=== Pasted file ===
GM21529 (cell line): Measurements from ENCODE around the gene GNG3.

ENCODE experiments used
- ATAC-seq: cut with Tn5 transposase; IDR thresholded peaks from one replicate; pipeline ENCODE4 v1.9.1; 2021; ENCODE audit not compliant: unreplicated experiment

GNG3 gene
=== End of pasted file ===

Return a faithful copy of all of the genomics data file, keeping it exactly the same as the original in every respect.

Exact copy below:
GM21529 (cell line): Measurements from ENCODE around the gene GNG3.

ENCODE experiments used
- ATAC-seq: cut with Tn5 transposase; IDR thresholded peaks from one replicate; pipeline ENCODE4 v1.9.1; 2021; ENCODE audit not compliant: unreplicated experiment

GNG3 gene